Going beyond finish line

Triathlons for charity

Ellicott City cancer survivor races to raise funds

July 19, 2008|By Sandra McKee | Sandra McKee,Sun Reporter

Elysabeth Ray hates to run.

"My friends say the only place they ever saw me run was around a corner to buy myself a soda," she said, laughing.

But that was before the "Boogity Man" came into her life. The Boogity Man is what Ray calls cancer when discussing it with her children. Ray, 37, was diagnosed with leukemia five years ago when she was 14 weeks' pregnant with her daughter Jordan.

She has already run and won her biggest race: the race to save her life and that of her then-unborn child.

Now, cancer-free, the Ellicott City resident who runs triathlons to raise money for charities comes near tears.

"I just start crying," said Ray, when talking about her daughter's recent birthday. "When Jordan was about to be born, I had to say goodbye to my family - to my husband, my 15-month-old son, my mom and dad - before they took me to the delivery room. They were sure I was going to die, and they were sure my daughter wouldn't make it or she'd have all kinds of lifelong burdens. My sister is learning-disabled. I know what that path looks like. But here is my daughter. Five. A little whiny and super girlie, but she can spell, read a few words. She's a normal little girl."

Ray's friends, however, think Jordan's mom is "a little crazy" to be running triathlons.

"They say, 'Why are you doing this?' " she said. "I say, 'It's a nice day for a bike ride. It's better than a hospital bed.' "

Tomorrow she will compete in the eighth annual Nautica NYC Triathlon, where she will swim a mile, bike 25 miles and run 6.2 miles.

Over five years, Ray's efforts through her nonprofit Here's Why (hereswhy.org) have raised about $50,000, 100 percent of which has gone to charities.

The Nautica NYC Triathlon will be the last one she runs for her own nonprofit, though Ray said she would continue to race and raise funds "until I'm gone or cancer is."

Her dedication has inspired many, including her childhood friend Jason Jones.

"Before she got sick, she was never like this," said Jones, who, at Ray's urging, will run his first triathlon tomorrow. "I don't think she did anything as a kid. Maybe a bike ride once in a while. But she never raced in anything. She never raised money for a cause. She never marshaled friends together to help others the way she does now. Now, she's very caring about others and every day she talks about life itself being a gift."

Ray isn't an athlete. She's a 5-foot-9, 130-pound mother of five. At the time she was diagnosed, Ray and her husband, Dustin, had one son, Jackson, then 1, and Jordan in her womb. Since Jordan's birth and Ray's return to good health, they have added a daughter, Darien, 2, and twins, Joss and Quinn, both 1.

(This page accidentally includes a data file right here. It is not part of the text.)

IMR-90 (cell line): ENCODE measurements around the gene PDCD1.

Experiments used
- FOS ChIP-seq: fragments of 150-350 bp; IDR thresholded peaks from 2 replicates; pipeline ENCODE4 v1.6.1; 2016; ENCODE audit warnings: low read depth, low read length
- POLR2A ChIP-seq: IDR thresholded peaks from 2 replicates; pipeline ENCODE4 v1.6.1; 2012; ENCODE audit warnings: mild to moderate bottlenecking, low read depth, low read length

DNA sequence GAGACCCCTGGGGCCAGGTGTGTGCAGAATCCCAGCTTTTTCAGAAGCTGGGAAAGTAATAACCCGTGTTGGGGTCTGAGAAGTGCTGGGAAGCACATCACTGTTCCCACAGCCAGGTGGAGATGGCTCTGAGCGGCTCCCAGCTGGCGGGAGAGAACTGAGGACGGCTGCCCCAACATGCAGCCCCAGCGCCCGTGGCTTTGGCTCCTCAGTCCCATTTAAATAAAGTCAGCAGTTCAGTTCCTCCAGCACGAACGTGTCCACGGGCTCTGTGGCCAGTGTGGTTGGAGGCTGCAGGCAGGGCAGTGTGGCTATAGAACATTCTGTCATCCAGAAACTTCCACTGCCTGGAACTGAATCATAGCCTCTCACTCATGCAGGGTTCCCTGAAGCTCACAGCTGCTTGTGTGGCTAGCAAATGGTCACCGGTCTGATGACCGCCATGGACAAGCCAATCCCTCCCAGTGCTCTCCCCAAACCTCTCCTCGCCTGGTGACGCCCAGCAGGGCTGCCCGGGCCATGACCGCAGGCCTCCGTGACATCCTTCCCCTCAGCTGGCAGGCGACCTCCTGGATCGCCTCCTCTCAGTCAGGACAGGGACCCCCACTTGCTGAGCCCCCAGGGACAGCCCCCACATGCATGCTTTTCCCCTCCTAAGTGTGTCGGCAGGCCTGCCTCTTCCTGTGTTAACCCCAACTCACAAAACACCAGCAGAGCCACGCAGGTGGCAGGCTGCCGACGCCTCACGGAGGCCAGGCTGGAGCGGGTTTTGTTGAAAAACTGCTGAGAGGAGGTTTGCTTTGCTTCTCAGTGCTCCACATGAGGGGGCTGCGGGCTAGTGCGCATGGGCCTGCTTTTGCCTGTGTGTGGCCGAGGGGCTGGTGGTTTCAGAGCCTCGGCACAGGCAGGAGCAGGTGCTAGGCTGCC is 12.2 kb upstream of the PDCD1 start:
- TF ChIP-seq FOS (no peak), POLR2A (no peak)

Her goal tomorrow is simply to finish the race.

"I'm not even trying to win," she said. "I haven't trained at all."

Ray was diagnosed with leukemia in February 2003, but thanks to a bone marrow transplant from her sister Kim Stubbs, she is healthy.

One night, shortly after her transplant, she had a vision of herself crossing a finish line.

"I was wearing a shirt with my kids' pictures on it," she said. "I was running some kind of race. Later, when I looked for something to compete in, I chose triathlons because they require the least running to cross a finish line."

When Ray set out to enter her first race, the Disney Triathlon in 2004, her sister Kim, who has learning disabilities, volunteered to enter with her.

"My sister had never been able to ride a bike without training wheels," Ray said. "But she learned. There she was at 35, learning to ride her bike so she could compete with me."

Ray also formed Here's Why so she could help others.

Each year the nonprofit picks a charity to support. Tomorrow, Ray will be running for the New York City Memorial-Sloan Kettering Cancer Center Adult Transplant Unit, which performed her transplant.

"I've been running so others may cross the finish line, too," she said. "Here's why I run. I run in honor of my children, in honor of my sister, in honor of our fallen friends and for those others."

But while she will continue to run and seek donations for other charities, she will discontinue Here's Why at the end of the year.

"I was filling out legal papers for the nonprofit and my kids said, 'Mommy, come play.' And I realized I'd lost sight of why I had started the charity in the first place," she said. "My kids were why I fought so hard to live. I've worn that shirt with the picture of my children on it across the finish line. I want to spend quality time with them."

sandra.mckee@baltsun.com

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